Any solvent commonly used in extracting fatty oil from vegetable or animal oil containing raw materials and which does not solidify at the temperatures employed may be used in practicing the present inventions. Such solvents will include the coal tar derivatives, e. g. mineral spirits, petroleum derivatives, e. g. petroleum spirits, petroleum ether, etc., natural derivatives, e. g. turpentine, the alcohols, e. g. methyl, ethyl, isopropyl, propyl, etc., the ketones, e. g. acetone, methyl-ethyl ketone, etc., the ethers, e. g. ethyl ether, etc., the acetates, e. g., ethyl acetate, etc., the halogenated parafflns, e. g. carbon tetrachloride, chloroform, etc. Since, the only requirements of a solvent for use in practicing the invention are: (1) that it be capable of dissolving the fatty oil, and (2) that it be substantially non-freezing, i. c. it will not solidify at the low temperatures employed, a wide choice of solvents is permitted without departing from the scope of the invention.
I have found that substantially all of the fatty oil in solvent solution will be precipitated when the solution is cooled to temperatures between about 40 C. and -70 C. When drying oils, such as linseed oil, are treated according to the present invention. the degree of unsaturation of such oils may be enhanced. For instance, I have found, that the more saturated constituents of the drying oil tend to precipitate at higher temperatures, for instance, between about 20 C. and about 40 C. than the more unsaturated constituents. When linseed oil is treated at a temperature of about -65 C. over of the oil will be recovered in a highly unsaturated condition. The present invention, therefore, by enhancing the degree of unsaturation is especially adapted for improving the drying qualities of drying oils.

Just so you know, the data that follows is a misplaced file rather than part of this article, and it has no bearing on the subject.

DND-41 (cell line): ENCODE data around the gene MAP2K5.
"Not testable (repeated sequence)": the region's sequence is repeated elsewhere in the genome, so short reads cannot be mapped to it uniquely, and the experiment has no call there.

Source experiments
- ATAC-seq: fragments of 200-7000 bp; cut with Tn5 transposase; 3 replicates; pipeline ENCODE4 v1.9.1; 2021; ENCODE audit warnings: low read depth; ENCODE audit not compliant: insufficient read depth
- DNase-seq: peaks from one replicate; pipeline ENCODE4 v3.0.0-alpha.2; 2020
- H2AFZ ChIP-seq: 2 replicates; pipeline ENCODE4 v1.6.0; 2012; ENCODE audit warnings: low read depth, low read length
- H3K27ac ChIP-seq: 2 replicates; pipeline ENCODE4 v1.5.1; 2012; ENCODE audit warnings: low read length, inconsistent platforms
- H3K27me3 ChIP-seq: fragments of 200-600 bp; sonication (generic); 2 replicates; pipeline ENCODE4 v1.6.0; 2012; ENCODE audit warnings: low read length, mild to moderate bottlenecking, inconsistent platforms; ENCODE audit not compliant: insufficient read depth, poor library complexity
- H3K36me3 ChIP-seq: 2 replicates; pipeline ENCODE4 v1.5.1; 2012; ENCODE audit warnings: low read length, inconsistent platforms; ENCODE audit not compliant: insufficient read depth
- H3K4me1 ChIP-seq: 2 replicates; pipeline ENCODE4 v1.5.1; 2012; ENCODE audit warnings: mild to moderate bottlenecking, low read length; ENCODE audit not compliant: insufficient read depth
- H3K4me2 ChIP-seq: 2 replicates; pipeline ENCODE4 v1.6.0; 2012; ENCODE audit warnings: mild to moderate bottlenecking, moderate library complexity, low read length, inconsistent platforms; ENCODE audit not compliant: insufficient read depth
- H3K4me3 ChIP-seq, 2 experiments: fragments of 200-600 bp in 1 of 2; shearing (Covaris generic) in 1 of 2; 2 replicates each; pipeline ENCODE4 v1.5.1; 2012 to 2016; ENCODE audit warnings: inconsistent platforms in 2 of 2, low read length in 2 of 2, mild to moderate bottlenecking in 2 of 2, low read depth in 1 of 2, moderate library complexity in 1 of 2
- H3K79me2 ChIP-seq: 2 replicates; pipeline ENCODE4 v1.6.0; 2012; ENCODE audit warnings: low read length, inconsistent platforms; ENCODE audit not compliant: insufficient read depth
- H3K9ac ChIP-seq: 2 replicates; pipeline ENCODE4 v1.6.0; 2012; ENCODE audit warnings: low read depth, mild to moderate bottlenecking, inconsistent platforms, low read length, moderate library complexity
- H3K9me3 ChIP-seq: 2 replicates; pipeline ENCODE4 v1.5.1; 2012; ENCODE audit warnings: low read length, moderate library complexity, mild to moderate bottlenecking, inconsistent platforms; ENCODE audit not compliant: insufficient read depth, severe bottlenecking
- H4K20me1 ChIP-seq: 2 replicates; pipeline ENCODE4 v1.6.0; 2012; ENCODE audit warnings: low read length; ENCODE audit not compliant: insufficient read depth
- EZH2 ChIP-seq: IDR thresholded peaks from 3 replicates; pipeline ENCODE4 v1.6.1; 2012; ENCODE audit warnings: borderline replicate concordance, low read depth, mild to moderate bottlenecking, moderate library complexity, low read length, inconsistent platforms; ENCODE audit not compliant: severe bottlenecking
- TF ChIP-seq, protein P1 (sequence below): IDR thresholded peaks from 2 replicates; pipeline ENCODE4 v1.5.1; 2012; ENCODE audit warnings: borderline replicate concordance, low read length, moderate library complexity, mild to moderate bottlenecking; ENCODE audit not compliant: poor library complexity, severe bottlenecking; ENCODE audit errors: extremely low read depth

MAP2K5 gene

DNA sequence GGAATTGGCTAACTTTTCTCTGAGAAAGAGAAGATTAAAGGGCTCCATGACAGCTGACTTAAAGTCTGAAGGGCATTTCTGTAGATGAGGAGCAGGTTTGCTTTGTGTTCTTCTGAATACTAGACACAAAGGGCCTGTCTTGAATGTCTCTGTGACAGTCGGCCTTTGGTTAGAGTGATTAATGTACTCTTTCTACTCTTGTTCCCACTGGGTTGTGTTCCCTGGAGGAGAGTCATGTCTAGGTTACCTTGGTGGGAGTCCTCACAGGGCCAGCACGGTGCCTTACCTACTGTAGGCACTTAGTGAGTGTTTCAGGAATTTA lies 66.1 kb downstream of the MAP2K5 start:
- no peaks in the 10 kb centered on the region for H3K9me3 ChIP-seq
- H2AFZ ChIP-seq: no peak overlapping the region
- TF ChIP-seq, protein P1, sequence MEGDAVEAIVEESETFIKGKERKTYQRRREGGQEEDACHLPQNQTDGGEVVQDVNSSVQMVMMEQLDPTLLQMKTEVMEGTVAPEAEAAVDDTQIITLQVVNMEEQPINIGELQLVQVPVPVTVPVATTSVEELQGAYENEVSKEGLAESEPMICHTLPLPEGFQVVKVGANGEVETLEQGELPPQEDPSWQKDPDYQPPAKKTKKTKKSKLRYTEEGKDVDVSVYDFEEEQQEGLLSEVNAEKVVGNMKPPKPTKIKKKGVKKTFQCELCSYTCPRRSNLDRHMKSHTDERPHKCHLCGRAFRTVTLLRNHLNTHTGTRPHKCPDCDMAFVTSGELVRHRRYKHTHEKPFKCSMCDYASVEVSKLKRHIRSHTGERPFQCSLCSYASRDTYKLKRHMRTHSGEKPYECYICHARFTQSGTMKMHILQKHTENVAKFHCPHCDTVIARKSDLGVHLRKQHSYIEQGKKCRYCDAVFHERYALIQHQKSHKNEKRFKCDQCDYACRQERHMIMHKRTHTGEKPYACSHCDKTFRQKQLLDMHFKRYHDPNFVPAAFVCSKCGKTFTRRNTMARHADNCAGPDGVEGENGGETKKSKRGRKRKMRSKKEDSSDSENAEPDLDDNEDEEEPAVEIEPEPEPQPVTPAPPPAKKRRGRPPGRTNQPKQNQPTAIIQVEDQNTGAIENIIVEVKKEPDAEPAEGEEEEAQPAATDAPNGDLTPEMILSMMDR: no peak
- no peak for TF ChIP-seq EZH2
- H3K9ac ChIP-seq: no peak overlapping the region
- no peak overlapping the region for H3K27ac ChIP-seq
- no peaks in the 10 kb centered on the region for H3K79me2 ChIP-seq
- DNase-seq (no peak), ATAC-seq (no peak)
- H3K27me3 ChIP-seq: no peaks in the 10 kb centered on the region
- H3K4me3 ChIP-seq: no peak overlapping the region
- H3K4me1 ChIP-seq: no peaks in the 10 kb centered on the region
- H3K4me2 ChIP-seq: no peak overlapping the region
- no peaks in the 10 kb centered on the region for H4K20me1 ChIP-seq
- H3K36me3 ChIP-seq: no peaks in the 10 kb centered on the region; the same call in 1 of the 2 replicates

The general preferred method of practicing my invention is first to extract the fatty oil from the vegetable or animal fatty 011 containing raw material by any suitable means, either with or without the use of solvents. Such methods may include Soxhlet extraction, continuous extraction, dissolving decanted oil, soaking, etc. If no solvent has been employed the raw oil is dissolved in a solvent. The fatty oil solution is filtered to remove suspended, insoluble material. The solution may then be cooled either to precipitate at once the bulk of the dissolved oil or to bring about fractional crystallization of the oil into portions of varying degrees of saturation. The oil is precipitated in a solid, easily fllterable form, separated from the liquid solvent containing the dissolved impurities in any convenient manner, as by decantation or filtration. The solid oil is then melted, and freed from any residual small amounts of solvent by known procedures. The separated remaining solvent may be purified by distillation and the residual material recovered.
Example I Crushed fiaxseed is treated with warm acetone until practically all the linseed oil has been extracted Sufficient acetone is used so that the resulting solution will contain about linseed oil. The solution is cooled to C. and filtered. About 3% of the linseed oil, 1. e., the more saturated portion thereof will precipitate. The precipitate will also contain waxes, phosphatides, saturated giycerides, mucilaginous materials, etc. This fraction is discarded or used as a by-product. The remaining solution is then cooled to 68 C. and filtered. This will remove from solution all but about 4% of the oil. The portion of the oil remaining in solution is composed mainly of coloring matter, oxidized material, etc. The acetone is recovered by distillation and the residue may be considered a by-product.